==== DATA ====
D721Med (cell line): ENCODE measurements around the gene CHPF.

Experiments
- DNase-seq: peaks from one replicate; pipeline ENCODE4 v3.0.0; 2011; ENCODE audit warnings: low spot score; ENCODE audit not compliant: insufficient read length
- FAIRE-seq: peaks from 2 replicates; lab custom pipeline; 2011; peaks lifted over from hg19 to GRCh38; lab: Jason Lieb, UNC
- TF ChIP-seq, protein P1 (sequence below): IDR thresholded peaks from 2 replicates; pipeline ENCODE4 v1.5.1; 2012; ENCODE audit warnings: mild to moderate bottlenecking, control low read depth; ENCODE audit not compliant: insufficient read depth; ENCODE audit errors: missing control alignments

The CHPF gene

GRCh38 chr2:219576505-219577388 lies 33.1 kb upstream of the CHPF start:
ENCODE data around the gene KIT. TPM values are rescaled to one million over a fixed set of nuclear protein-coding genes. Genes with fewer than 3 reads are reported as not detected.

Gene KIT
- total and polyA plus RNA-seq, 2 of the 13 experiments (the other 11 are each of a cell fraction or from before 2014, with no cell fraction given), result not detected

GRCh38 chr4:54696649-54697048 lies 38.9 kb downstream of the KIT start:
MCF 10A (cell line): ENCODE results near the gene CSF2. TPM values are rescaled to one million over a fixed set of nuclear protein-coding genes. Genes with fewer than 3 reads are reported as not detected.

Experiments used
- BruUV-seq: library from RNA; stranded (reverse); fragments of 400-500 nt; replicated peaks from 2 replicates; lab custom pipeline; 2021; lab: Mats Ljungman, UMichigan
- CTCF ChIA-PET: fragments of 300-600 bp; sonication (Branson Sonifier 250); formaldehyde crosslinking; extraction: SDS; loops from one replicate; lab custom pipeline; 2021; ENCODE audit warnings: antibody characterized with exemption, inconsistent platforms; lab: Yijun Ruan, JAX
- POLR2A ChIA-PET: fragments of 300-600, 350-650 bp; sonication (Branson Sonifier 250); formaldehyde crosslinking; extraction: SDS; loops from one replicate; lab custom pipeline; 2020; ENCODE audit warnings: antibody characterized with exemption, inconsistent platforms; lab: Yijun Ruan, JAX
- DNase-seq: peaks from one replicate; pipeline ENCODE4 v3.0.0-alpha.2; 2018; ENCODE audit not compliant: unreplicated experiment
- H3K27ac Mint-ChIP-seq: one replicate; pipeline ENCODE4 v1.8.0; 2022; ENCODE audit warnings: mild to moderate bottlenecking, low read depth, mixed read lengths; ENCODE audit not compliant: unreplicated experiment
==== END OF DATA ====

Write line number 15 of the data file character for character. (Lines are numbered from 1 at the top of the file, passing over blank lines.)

- CTCF ChIA-PET: fragments of 300-600 bp; sonication (Branson Sonifier 250); formaldehyde crosslinking; extraction: SDS; loops from one replicate; lab custom pipeline; 2021; ENCODE audit warnings: antibody characterized with exemption, inconsistent platforms; lab: Yijun Ruan, JAX